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Pure Paranoia: Inside Mexico City's Outbreak

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Originally published on Youthradio.org, the premier source for youth generated news throughout the globe.

By: Isaac G. Caporal

If you don't have to go to work or go to the store, there is no reason to go out. The schools are closed, the movie theaters are closed.

I go out feeling afraid of infection - afraid of touching something on the street, on the subway, or on the bus, or even of touching other people. People, on the street or on the public transit system, look at each other with suspicion. You never know who has the virus. Pure paranoia.

The media also feeds this paranoia. In the news they keep talking about the flu. They repeat the same information, the same warnings, and despite all the information, people are still unsure about what's going on. One media outlet tells you that it is safe to go out to breathe some air at the park, while another tells you to not go out at all. Even the experts contradict each other. The press conferences held by health secretary Jose Angel Cordoba, aren't helpful either when it comes to finding out the number of deaths or infected individuals.

There are plenty of people who are trying to take advantage of the situation. In Mexico City's subway vendors are selling face masks "from Asia, which are better than the others." They also sell "Asian pills against the flu." Some candidates for governor are giving away free face masks, trying to get votes for the July 5 election.

Since going from one place to the other is a risk, conversations with friends and family are happening online through instant messenger. But those conversations and the ones with the people you find at the market or in stores are varied: there are people who say that there is no need to be alarmed, and that if we cooperate, this will be solved. But there is another sector of the population that just contributes to the hysteria, the paranoia and the confusion. These people say that the swine flu is a conspiracy of the government, a political maneuver with political goals. And in some way, I don't blame them. In our country the government is not exactly known for being trustworthy.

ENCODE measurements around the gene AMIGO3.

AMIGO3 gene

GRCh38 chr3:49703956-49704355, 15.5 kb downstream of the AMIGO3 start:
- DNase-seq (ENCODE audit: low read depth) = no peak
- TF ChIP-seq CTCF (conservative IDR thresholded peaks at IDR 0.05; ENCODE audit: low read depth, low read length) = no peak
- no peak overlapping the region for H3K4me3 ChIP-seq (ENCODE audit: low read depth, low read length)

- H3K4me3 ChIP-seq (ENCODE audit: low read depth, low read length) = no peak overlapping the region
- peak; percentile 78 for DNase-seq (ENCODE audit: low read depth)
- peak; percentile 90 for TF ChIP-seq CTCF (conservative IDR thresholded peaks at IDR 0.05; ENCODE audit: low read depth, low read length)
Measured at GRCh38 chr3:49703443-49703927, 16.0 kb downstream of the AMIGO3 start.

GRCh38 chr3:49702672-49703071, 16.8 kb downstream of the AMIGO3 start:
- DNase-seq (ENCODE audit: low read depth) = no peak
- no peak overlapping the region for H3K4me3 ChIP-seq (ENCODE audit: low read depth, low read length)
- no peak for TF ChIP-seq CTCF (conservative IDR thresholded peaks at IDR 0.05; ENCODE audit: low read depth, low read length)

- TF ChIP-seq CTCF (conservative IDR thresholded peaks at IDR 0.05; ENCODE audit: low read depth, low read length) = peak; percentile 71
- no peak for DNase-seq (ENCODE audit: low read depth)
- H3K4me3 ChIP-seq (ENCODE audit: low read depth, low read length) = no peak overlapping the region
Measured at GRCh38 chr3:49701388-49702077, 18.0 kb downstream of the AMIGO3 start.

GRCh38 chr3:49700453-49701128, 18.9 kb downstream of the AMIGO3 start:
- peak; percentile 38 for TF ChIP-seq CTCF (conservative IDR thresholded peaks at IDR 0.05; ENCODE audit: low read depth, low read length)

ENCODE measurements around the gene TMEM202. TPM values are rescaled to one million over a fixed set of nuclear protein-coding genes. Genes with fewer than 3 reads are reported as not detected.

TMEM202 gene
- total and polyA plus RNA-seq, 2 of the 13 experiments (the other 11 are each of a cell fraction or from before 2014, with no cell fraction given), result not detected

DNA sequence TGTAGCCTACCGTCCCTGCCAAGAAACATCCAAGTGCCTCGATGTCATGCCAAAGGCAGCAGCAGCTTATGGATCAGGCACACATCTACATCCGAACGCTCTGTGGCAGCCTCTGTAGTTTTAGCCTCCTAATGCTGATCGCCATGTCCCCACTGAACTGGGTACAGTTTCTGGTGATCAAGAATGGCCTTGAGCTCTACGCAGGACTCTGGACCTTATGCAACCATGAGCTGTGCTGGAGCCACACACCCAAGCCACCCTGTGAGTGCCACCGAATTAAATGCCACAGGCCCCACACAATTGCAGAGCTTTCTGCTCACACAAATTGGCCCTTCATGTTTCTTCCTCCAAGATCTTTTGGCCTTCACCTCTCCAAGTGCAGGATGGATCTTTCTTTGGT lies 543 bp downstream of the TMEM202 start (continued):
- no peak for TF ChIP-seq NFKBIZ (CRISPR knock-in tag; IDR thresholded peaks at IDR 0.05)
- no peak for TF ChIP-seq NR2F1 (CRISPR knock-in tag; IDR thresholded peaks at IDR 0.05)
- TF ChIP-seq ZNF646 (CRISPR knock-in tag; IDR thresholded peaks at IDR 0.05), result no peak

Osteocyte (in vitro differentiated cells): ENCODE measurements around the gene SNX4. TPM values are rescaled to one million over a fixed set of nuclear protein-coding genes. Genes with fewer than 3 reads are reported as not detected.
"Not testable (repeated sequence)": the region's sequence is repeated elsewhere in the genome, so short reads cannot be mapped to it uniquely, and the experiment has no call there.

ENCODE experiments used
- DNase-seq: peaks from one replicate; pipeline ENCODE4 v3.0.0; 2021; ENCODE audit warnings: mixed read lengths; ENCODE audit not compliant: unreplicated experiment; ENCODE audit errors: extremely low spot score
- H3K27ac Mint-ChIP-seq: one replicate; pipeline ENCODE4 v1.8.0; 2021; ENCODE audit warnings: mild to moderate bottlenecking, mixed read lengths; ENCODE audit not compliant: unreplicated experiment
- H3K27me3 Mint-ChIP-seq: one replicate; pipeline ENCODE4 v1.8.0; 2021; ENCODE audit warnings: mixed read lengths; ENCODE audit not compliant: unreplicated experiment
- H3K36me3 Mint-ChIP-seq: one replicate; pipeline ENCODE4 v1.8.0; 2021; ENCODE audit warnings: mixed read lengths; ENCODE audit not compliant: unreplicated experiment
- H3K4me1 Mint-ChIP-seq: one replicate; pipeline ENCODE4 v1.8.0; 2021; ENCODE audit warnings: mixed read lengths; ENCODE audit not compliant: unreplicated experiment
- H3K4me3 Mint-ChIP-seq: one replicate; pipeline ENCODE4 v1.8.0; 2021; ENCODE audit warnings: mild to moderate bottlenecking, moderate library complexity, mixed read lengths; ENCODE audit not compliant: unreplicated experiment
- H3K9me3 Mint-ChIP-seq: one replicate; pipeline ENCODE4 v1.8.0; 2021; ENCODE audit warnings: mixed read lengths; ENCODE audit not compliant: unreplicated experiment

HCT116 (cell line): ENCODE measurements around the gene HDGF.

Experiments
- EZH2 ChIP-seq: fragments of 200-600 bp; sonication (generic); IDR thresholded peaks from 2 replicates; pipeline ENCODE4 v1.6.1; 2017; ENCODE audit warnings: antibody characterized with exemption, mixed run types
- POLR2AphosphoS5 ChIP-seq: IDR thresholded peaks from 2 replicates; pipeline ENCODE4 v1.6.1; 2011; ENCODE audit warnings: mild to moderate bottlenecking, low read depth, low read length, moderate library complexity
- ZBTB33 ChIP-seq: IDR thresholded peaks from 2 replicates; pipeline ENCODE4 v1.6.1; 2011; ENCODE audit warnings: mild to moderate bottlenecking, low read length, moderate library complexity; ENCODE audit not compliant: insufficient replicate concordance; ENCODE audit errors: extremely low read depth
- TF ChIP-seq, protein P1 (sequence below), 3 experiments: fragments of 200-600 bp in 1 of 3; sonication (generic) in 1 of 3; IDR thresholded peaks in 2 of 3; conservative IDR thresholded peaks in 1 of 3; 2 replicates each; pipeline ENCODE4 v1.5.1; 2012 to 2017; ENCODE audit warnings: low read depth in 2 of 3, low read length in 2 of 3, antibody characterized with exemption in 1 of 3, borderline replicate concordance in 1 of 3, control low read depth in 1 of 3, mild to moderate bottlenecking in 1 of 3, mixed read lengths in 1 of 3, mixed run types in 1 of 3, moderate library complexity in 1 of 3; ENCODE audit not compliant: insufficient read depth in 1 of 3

Not being able to go out can be frustrating. But this is a great opportunity to spend time together with family. This is also a great opportunity to read and watch movies. I have read Dostoyevsky, Usigli and Verne. I've also watched great movies -- spaghetti westerns. I recommend "For a few dollars more." There are people who have taken this opportunity to meditate, find themselves or find God.

We will be able to face this virus because as the poet Pablo Neruda said: "there is no place in Latin America, not even in the planet, a country with the same human depth as Mexico and its people." And that is what will help us come out of this eventuality.

To wrap things up, the same way Mexicans laugh at death, Mexicans also laugh at the flu now. In the middle of the crisis there was a 5.7-degree earthquake. This inspired the following joke: What did Mexico tell the flu? Look, I am trembling! Here's another one: A mother told her child: son, don't hang out with those friends of yours, they are a bad influenza.

[English Translation by Miguel Macias.]

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